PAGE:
The Jungle Bird lives in its own bizarre dimension. Its name, ingredient list, and origin story follow standard tiki tradition, but with a wrinkle: the recipe calls for Campari. This strange addition, combined with an otherwise simple ingredient list, gives the drink an offbeat personality; one that has garnered an avid following in great bars all over the world. Fortunately, all the fanfare comes with some justification. Pineapple and Campari make an unlikely but splendid pair, and the oddball proportions balance out for an experience that is complex and thoughtful, yet boisterously fruity.
Jeff Berry first brought the Jungle Bird to the global cocktail scene in his book Beachbum Berry Remixed, but the history he printed was terse at best: “perched at the Aviary Bar of the Kuala Lumpur Hilton, circa 1978” it read. Perhaps he tired of reading that same sentence rephrased over and over, because seven years later, he used an interview in Punch magazine to offer a bit more detail. He noted that the recipe was discovered in a dusty book he owned called The New American Bartender’s Guide by John J. Poister (for those hoping to strike gold twice, the book is currently available for pennies on Amazon). Turns out, the drink barely made Berry’s book: “The only thing that made it interesting was that Campari was in it” he recalls. Phew. Close one.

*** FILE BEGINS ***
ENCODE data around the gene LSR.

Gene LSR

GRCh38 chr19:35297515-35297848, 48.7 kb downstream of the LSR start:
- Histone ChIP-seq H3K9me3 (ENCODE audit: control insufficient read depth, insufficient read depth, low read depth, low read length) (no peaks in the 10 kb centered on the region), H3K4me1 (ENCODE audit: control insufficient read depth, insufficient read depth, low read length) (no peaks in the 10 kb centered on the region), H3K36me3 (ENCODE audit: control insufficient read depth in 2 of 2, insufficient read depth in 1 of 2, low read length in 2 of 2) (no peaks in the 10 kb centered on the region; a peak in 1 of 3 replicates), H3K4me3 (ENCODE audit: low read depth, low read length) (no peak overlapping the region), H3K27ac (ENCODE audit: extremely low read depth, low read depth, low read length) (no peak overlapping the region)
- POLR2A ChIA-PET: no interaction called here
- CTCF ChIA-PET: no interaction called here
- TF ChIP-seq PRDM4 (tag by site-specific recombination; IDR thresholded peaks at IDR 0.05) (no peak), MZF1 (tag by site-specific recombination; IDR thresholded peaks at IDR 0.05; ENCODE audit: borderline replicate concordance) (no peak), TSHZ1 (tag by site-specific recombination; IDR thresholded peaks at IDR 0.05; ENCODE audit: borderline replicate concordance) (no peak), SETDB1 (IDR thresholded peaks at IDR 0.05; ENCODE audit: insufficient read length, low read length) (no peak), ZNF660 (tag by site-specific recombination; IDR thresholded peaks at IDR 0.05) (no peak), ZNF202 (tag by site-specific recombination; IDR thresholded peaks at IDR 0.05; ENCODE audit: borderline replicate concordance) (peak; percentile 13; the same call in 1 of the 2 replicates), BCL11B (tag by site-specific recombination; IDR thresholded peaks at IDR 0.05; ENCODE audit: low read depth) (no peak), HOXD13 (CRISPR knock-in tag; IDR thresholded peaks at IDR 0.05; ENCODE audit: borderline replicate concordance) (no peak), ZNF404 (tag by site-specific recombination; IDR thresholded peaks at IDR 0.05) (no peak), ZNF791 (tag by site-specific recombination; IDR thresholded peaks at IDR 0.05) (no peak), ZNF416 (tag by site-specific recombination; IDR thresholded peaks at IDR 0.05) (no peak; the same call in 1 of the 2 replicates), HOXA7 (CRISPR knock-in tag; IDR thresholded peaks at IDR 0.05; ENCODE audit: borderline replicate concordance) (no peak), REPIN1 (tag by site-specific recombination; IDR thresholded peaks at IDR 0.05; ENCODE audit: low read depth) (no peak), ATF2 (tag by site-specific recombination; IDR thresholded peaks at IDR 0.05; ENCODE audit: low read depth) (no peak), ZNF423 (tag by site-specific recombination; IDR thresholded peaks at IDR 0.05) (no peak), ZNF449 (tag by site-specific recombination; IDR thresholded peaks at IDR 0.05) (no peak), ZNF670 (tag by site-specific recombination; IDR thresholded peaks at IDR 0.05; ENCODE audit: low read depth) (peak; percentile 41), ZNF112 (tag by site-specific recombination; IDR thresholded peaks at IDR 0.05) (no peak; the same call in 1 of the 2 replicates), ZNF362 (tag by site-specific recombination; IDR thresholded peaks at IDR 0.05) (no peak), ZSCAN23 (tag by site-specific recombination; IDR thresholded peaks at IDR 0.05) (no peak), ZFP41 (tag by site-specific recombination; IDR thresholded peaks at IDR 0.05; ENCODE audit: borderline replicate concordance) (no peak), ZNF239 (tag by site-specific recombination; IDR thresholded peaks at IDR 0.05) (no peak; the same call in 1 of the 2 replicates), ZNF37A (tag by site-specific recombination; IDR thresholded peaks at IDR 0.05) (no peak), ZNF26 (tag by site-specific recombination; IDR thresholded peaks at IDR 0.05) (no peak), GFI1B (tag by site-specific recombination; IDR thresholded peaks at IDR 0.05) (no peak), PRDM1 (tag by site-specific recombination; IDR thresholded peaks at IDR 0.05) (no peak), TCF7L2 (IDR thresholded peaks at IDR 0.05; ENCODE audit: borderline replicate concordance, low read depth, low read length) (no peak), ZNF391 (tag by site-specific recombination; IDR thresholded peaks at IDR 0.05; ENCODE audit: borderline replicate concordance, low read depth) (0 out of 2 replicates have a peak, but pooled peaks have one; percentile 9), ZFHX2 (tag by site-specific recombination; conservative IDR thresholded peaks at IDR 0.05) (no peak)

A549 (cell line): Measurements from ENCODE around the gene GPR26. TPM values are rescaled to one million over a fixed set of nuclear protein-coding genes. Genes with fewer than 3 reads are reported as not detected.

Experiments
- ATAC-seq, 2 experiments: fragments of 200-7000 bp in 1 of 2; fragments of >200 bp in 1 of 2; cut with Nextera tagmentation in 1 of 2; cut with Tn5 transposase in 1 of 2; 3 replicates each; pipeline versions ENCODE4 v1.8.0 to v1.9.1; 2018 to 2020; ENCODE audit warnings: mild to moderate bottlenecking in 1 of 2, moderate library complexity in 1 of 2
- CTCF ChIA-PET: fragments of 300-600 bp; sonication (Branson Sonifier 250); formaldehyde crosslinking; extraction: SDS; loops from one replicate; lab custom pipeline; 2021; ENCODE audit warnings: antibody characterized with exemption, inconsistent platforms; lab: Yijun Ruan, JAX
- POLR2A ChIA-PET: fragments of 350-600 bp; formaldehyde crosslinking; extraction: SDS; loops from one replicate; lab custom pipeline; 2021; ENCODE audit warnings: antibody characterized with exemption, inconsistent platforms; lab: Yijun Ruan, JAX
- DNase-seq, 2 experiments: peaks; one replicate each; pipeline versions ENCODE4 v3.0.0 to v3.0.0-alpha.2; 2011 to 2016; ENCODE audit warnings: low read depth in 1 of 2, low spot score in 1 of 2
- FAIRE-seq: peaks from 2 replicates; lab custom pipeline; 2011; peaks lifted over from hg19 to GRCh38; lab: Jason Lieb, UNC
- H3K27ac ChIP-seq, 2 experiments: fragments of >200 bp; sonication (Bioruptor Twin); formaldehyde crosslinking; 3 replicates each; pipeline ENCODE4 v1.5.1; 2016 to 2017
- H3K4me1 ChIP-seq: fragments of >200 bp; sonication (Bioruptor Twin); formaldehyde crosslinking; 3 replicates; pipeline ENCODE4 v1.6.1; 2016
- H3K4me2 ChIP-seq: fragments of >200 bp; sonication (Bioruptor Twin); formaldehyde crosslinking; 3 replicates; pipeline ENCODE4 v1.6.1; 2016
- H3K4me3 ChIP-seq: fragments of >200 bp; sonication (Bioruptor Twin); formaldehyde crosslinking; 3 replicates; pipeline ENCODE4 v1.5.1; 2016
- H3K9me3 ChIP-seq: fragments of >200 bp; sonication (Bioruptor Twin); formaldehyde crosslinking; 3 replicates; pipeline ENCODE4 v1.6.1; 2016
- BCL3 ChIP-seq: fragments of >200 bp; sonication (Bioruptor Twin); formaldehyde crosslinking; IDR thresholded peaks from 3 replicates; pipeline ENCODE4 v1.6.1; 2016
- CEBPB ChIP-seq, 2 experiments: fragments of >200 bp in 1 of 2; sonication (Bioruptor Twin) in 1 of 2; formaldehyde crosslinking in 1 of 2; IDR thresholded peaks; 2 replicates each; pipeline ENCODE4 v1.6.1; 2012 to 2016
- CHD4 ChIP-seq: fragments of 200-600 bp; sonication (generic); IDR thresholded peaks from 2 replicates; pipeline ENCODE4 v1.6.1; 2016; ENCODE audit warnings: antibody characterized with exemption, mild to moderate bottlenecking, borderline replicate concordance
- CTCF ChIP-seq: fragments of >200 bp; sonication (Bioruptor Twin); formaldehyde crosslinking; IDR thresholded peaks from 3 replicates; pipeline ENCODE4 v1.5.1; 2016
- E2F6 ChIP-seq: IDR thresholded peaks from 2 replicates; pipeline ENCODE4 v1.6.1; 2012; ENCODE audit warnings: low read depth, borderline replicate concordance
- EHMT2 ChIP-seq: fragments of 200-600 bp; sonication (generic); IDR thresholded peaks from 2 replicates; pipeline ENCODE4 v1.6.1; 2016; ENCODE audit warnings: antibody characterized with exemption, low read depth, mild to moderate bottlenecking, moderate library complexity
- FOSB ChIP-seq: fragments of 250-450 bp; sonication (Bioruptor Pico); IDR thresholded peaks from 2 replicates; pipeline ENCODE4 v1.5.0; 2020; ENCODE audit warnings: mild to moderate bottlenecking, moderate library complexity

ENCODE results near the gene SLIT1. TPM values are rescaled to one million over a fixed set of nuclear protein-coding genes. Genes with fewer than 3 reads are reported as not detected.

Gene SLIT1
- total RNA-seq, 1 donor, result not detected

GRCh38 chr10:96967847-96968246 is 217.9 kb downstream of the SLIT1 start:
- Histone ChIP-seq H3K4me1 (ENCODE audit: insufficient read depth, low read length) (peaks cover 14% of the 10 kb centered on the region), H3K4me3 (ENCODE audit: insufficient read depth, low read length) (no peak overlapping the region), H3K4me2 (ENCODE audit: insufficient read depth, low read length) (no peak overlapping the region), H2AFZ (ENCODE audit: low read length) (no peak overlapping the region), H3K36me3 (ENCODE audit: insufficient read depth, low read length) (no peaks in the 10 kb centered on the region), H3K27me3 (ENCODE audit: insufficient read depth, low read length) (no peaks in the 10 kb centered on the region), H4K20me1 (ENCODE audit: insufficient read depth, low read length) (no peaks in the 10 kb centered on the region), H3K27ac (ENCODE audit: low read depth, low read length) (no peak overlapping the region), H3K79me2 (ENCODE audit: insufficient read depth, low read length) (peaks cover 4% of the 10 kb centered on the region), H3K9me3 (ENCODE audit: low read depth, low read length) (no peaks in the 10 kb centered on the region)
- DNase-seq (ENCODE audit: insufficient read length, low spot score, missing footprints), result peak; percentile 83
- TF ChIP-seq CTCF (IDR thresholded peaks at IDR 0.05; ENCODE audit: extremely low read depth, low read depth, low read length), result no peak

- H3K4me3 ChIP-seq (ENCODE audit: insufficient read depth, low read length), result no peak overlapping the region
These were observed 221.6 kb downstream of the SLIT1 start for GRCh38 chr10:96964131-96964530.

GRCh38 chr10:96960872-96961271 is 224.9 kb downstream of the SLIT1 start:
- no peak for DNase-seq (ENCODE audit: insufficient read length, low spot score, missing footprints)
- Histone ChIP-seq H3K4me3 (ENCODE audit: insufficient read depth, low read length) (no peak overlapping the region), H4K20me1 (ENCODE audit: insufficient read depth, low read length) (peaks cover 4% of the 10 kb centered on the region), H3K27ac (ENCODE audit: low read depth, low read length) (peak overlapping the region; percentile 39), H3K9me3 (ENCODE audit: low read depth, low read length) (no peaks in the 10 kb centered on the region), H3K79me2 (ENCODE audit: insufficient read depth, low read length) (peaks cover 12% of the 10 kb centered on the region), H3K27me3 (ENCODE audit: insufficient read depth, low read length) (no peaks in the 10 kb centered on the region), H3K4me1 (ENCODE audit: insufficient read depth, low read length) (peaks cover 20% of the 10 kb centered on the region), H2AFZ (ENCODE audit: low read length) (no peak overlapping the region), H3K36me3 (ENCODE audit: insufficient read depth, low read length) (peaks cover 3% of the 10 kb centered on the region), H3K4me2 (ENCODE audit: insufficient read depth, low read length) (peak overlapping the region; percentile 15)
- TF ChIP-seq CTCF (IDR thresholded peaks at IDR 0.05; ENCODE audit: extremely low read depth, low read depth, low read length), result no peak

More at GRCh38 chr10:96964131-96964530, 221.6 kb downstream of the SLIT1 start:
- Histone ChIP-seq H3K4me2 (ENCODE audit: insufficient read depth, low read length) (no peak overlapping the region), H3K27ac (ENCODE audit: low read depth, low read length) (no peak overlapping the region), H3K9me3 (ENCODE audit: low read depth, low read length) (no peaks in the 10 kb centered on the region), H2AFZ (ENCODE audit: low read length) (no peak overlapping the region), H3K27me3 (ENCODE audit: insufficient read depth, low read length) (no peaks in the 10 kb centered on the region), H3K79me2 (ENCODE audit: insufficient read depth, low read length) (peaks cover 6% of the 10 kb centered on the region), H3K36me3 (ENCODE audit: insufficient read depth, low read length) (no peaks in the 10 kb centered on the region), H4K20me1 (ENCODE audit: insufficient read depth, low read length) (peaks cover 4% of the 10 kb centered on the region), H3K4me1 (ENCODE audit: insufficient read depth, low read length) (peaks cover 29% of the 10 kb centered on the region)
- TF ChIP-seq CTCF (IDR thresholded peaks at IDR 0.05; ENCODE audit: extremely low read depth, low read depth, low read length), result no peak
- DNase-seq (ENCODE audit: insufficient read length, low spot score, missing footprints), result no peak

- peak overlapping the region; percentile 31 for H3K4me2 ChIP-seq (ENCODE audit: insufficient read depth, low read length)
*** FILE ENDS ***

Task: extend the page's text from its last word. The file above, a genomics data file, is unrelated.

The excellent Smuggler’s Cove cocktail book calls for black blended rum in this drink, and we agree, though we might add that any smooth and unfussy rum will do well. If you are looking for a unique spin on this cocktail, try employing Saint George’s intense and amazing Bruto Americano instead of Campari. Bruto Americano is more bitter than Campari, with notes of ginger. The ginger brings the amaro back into a full tiki circle, and the intense bitter balances nicely with the large serving of pineapple. This drink tends to acquire a beautiful frothy head, so when pouring, make sure to wait on every last bubbly drop.